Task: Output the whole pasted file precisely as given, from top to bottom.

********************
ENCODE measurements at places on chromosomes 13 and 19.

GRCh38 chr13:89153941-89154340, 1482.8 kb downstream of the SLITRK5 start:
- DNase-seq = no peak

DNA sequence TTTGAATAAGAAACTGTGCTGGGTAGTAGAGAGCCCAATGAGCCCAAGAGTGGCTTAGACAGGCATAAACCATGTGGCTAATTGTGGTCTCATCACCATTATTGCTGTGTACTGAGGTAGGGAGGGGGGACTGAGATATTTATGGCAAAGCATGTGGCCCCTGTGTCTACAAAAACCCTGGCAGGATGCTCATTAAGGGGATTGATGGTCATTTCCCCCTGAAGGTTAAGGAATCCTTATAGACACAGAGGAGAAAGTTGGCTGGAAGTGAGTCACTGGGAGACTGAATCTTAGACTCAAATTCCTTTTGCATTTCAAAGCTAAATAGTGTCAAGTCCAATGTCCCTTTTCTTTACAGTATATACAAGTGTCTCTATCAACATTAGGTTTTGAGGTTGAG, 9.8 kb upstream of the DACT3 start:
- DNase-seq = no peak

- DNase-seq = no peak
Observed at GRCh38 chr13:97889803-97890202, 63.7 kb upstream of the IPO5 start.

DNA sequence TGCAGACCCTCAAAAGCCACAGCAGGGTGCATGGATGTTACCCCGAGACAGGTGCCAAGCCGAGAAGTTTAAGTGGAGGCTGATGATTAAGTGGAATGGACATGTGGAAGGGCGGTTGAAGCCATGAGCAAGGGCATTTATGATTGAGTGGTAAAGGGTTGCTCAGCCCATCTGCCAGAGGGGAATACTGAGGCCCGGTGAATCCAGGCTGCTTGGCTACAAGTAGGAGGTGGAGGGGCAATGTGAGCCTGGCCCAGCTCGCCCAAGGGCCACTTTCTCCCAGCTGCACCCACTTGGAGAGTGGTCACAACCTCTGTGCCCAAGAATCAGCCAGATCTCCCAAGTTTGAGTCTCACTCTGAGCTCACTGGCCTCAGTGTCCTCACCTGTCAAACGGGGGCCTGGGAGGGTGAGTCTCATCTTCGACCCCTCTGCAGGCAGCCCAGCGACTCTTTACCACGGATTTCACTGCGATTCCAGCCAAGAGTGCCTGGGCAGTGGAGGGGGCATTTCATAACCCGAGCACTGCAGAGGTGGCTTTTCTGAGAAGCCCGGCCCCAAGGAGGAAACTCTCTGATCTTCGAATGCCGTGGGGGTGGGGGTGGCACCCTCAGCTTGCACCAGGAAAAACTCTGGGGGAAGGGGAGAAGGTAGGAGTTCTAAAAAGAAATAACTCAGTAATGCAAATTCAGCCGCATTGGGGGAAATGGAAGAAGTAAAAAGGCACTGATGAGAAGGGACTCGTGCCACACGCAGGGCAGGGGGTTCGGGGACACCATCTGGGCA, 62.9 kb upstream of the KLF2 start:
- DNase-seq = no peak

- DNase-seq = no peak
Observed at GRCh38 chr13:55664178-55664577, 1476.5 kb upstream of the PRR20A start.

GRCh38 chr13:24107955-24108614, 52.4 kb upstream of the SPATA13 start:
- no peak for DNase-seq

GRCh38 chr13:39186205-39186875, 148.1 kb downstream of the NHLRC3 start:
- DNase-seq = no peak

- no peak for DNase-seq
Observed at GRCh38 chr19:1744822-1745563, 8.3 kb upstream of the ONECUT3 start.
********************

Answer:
ENCODE measurements at places on chromosomes 13 and 19.

GRCh38 chr13:89153941-89154340, 1482.8 kb downstream of the SLITRK5 start:
- DNase-seq = no peak

DNA sequence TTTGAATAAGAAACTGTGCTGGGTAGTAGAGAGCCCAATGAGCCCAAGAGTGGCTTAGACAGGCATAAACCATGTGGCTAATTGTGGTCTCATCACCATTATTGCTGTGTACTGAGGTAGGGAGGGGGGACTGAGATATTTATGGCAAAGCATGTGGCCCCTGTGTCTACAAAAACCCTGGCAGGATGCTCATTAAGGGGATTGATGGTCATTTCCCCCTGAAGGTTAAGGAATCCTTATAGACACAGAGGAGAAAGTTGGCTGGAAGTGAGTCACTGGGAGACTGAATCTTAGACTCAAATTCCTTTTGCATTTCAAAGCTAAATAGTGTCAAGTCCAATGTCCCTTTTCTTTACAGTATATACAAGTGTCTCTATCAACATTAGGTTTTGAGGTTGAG, 9.8 kb upstream of the DACT3 start:
- DNase-seq = no peak

- DNase-seq = no peak
Observed at GRCh38 chr13:97889803-97890202, 63.7 kb upstream of the IPO5 start.

DNA sequence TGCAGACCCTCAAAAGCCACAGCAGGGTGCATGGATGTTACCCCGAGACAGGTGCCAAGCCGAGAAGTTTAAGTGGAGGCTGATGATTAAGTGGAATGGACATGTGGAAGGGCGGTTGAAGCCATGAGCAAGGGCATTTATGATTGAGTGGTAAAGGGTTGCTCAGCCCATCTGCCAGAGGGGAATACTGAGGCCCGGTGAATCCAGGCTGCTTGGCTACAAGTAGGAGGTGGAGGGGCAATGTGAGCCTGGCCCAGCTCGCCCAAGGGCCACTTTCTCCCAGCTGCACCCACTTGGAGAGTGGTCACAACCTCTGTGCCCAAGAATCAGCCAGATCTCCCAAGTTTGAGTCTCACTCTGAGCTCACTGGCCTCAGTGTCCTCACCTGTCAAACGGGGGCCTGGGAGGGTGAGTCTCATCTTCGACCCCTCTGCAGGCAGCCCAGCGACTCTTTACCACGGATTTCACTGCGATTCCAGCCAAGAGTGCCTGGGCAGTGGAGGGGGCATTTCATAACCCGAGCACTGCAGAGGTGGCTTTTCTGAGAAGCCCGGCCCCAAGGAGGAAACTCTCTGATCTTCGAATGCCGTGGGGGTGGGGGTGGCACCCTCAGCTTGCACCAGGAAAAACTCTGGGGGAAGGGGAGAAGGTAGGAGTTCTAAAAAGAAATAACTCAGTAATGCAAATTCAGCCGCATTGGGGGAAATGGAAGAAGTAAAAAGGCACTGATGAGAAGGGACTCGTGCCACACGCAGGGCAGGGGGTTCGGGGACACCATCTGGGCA, 62.9 kb upstream of the KLF2 start:
- DNase-seq = no peak

- DNase-seq = no peak
Observed at GRCh38 chr13:55664178-55664577, 1476.5 kb upstream of the PRR20A start.

GRCh38 chr13:24107955-24108614, 52.4 kb upstream of the SPATA13 start:
- no peak for DNase-seq

GRCh38 chr13:39186205-39186875, 148.1 kb downstream of the NHLRC3 start:
- DNase-seq = no peak

- no peak for DNase-seq
Observed at GRCh38 chr19:1744822-1745563, 8.3 kb upstream of the ONECUT3 start.